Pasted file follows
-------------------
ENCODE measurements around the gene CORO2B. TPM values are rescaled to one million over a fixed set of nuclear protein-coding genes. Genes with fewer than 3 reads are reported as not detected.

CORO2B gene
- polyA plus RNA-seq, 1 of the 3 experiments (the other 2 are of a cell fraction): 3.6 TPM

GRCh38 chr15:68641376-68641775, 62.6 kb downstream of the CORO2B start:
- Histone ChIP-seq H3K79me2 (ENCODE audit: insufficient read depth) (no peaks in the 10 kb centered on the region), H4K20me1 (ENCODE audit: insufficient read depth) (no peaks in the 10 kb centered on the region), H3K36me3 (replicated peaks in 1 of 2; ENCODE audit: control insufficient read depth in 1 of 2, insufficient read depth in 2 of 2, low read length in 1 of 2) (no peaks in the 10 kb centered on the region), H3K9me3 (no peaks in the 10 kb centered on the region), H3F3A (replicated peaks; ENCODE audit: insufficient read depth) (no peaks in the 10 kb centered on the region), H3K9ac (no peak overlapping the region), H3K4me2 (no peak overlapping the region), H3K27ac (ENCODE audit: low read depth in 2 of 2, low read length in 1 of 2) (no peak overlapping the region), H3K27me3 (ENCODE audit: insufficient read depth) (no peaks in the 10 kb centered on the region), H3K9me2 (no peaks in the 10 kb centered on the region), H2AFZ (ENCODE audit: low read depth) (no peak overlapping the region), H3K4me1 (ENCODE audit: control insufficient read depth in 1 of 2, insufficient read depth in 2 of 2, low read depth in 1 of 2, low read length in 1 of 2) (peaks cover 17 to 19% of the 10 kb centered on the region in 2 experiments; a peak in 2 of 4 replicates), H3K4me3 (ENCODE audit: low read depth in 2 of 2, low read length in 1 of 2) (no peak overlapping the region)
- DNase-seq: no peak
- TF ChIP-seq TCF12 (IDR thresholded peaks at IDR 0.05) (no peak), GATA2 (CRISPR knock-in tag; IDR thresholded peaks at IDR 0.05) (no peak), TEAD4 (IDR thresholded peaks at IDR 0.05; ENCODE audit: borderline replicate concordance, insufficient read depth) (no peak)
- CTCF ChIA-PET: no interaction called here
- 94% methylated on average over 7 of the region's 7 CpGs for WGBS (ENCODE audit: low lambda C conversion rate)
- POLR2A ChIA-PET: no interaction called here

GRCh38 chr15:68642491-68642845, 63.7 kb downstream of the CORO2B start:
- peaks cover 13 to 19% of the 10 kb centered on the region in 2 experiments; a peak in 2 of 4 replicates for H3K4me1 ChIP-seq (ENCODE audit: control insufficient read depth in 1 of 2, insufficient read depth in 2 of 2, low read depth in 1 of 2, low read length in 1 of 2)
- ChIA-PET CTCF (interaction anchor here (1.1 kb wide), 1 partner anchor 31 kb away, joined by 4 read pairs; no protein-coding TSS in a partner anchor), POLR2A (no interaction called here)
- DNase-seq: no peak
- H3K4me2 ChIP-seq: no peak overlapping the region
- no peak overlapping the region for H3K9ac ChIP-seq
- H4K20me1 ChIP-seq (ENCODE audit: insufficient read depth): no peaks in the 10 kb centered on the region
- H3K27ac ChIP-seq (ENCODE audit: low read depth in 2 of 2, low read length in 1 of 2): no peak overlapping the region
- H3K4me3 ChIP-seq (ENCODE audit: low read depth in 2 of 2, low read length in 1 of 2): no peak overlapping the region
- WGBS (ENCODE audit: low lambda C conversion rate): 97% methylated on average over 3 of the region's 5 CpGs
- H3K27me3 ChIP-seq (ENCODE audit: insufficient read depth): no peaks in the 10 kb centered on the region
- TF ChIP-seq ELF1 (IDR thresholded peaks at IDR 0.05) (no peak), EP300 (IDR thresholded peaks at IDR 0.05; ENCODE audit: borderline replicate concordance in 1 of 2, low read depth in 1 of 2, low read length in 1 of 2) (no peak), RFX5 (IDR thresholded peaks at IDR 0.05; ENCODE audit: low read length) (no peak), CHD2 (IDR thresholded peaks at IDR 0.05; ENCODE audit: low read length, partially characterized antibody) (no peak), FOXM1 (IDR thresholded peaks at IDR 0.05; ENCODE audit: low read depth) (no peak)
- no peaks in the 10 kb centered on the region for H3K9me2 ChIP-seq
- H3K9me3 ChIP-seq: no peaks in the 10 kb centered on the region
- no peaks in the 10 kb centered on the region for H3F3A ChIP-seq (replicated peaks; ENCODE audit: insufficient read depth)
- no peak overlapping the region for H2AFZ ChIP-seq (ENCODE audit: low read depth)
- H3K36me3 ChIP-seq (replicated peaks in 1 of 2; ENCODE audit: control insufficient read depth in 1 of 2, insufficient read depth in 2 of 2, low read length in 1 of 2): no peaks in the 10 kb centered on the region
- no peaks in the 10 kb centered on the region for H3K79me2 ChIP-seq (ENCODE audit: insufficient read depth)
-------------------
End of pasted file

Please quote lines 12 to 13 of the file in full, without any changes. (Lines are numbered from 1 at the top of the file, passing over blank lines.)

- peaks cover 13 to 19% of the 10 kb centered on the region in 2 experiments; a peak in 2 of 4 replicates for H3K4me1 ChIP-seq (ENCODE audit: control insufficient read depth in 1 of 2, insufficient read depth in 2 of 2, low read depth in 1 of 2, low read length in 1 of 2)
- ChIA-PET CTCF (interaction anchor here (1.1 kb wide), 1 partner anchor 31 kb away, joined by 4 read pairs; no protein-coding TSS in a partner anchor), POLR2A (no interaction called here)